The other important thing is that those individual stats quantify the effect of various aspects of the QB's surroundings that you don't have readily available stats for, like pass rusher separation from the QB at the time the ball is thrown (an example of an "OL stat"), or separation of receiver from a defender, etc. It's probably worth digitizing those data points and fitting curves to them for future use (I plan on doing that actually).


    Anyway, regarding xCOMP% and the concept of "difficulty", it's a bit tautological. They way they've set it up, their concept of the difficulty of a throw IS completion percentage. The only difference between xCOMP% and COMP% is difficulty on average vs. difficulty for a particular QB. In other words, COMP% - xCOMP% is telling you how much easier (if positive) or difficult (if negative) a particular set of throws was for a given QB, relative to average (i.e., a measure of that QB's skill).
     
    Last edited: Sep 17, 2020
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  10. FinFaninBuffalo

    FinFaninBuffalo Well-Known Member

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    You are incorrect. Expected completion percentage takes into account pressure on the passer, depth of throw, and tightness of coverage. You are ASSUMING that the strength of the Titans running game led to passes that (at a minimum) were delivered with less pass pressure, to more open receivers to the degree that would make them easier passes. You are wrong. There is just no other way to put it. The numbers just don't add up.
     
  11. FinFaninBuffalo

    FinFaninBuffalo Well-Known Member

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    I would rephrase that.... it is a measure of how well the QB performed individually under those conditions relative to average. That way it does not tie to previous or future years. How well did he play in 2019. Tannehill played very very well. What he did in Miami, or Texas A&M or high school or in the womb is IRRELEVANT.
     
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  12. The Guy

    The Guy Well-Known Member

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    Hang on, so you’re saying that if completion percentage over expectation is positive, it indicates a quarterback’s throws were easier?
     
  13. cbrad

    cbrad . Club Member

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    It doesn't tie to previous or future years regardless of my phrasing or your phrasing. I just wanted to point out that if you take what they did literally — use completion percentage in each situation as a measure of difficulty — then the interpretation implied by their formula actually isn't "performance" relative to average, but "difficulty" relative to average.

    It indicates it's easier FOR that QB (i.e., he has more skill in those situations).
     
  14. Fin-O

    Fin-O Initiated Club Member

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    Naaa can't agree with that....Brown had the dude by 3 steps , a better throw is what was needed. Still expect that duo to do big things this year.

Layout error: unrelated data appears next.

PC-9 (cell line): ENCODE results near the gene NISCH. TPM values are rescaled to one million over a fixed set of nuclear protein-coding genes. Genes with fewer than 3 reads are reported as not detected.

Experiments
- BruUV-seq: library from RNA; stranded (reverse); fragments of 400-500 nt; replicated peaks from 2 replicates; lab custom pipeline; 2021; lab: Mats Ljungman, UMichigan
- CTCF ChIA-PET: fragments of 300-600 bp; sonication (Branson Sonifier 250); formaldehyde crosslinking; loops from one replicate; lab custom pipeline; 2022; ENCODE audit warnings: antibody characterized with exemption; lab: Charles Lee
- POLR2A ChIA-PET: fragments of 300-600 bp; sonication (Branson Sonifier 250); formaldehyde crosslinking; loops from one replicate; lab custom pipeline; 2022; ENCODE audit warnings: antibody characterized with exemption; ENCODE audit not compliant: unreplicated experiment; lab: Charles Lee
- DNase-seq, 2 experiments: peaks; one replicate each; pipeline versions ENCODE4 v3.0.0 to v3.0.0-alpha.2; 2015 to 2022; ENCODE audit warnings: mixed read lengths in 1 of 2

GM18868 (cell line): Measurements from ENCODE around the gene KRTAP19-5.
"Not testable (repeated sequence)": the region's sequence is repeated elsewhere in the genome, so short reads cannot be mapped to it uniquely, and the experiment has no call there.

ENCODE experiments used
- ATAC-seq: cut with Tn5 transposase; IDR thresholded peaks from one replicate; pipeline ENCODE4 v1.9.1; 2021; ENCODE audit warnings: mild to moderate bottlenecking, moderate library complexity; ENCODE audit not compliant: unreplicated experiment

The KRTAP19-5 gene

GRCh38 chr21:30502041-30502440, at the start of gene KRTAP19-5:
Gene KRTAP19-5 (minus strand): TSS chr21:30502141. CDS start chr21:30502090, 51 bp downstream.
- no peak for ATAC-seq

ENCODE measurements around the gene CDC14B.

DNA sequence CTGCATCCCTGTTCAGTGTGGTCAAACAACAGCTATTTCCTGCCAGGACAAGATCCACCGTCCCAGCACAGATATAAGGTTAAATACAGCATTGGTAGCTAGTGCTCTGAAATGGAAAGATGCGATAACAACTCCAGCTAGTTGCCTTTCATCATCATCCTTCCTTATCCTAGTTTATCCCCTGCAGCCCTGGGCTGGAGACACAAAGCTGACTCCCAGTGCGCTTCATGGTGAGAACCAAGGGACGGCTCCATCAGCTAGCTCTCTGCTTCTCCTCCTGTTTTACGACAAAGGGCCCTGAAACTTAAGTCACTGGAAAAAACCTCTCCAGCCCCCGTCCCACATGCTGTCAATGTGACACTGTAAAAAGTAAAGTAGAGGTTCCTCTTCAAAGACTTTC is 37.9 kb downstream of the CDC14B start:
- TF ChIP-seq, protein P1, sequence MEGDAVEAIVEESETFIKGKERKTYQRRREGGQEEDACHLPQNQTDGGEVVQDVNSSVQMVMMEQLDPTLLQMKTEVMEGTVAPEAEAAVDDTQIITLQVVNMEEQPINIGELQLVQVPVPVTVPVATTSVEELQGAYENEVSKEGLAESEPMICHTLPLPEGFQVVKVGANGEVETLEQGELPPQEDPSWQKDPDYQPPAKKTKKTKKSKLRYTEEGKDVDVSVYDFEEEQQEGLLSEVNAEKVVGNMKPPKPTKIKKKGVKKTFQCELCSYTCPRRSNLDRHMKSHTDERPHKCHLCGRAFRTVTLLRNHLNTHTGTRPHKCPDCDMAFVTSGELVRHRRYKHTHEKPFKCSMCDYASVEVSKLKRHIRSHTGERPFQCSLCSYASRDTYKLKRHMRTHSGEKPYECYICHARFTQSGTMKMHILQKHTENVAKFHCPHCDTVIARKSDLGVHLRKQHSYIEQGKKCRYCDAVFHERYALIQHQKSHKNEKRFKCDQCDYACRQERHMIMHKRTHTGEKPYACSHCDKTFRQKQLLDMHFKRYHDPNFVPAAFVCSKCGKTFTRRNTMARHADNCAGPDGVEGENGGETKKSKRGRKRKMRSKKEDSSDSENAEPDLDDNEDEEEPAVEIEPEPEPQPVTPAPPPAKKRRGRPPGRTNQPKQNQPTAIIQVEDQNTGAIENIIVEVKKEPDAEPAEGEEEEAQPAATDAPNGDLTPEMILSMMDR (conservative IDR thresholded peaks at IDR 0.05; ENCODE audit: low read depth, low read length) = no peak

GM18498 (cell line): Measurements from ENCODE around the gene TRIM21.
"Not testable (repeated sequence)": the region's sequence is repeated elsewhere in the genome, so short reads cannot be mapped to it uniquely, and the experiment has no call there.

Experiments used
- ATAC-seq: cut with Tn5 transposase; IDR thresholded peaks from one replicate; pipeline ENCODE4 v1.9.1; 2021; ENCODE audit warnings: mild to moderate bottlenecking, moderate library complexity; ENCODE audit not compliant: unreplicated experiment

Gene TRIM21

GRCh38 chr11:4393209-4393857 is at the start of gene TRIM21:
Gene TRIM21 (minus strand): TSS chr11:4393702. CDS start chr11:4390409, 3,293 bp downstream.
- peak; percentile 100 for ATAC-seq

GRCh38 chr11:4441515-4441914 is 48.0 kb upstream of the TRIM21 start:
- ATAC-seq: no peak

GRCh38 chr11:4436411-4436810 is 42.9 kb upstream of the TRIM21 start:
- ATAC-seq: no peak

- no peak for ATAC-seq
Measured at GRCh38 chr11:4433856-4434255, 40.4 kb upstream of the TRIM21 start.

15. FinFaninBuffalo

    FinFaninBuffalo Well-Known Member

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    I have been trying to convince the guy for months that he was wrong in his assumption that Tannehill made less difficult throws simply because of the strong running game and play action. I told him months ago that expected completion % already measured that much more directly.
     
  16. FinFaninBuffalo

    FinFaninBuffalo Well-Known Member

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    I was simply trying to avoid the inevitable "if it measures skill then what happened in Miami...........No, it must be something about the surroundings" nonsense
     
  17. The Guy

    The Guy Well-Known Member

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    The issue here is the degree to which Tannehill's performance in 2019 is a representation of his individual ability versus situational advantages.

    You're using a measure (CPOE) that for you, apparently, is indicative of his individual ability. However, if that were true, we would expect that he would've demonstrated the same pattern of performance with regard to it in Miami, i.e., a high completion percentage over expectation. If the surroundings in Miami were truly poorer, which is indeed possible, then his expected completion percentage would've merely been lower. He nonetheless would've similarly overshot that expected completion percentage with his actual completion percentage, owing to his individual ability.

    However, this was the case in Miami:

    CPOE 2012-2018.png

    Note that his completion percentage over expectation 2012-2018 was virtually zero.

    So, how can Tannehill's CPOE in 2019 reflect his individual ability when it's consistent with only one of the seven years of his career?

    It must instead reflect situational variables specific to 2019.
     
  18. cbrad

    cbrad . Club Member

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    Why? Are you saying individual ability itself cannot change from year to year? That certainly can't apply to all players or all you'd have is random variation, which we don't observe. So it stands to reason that even for QB's you might see differences in individual ability from year to year. And that's what it looked like last year with Tannehill. Oh, and the most obvious example of an increase in QB ability itself is the average change in passer rating from a QB's rookie year to the next year.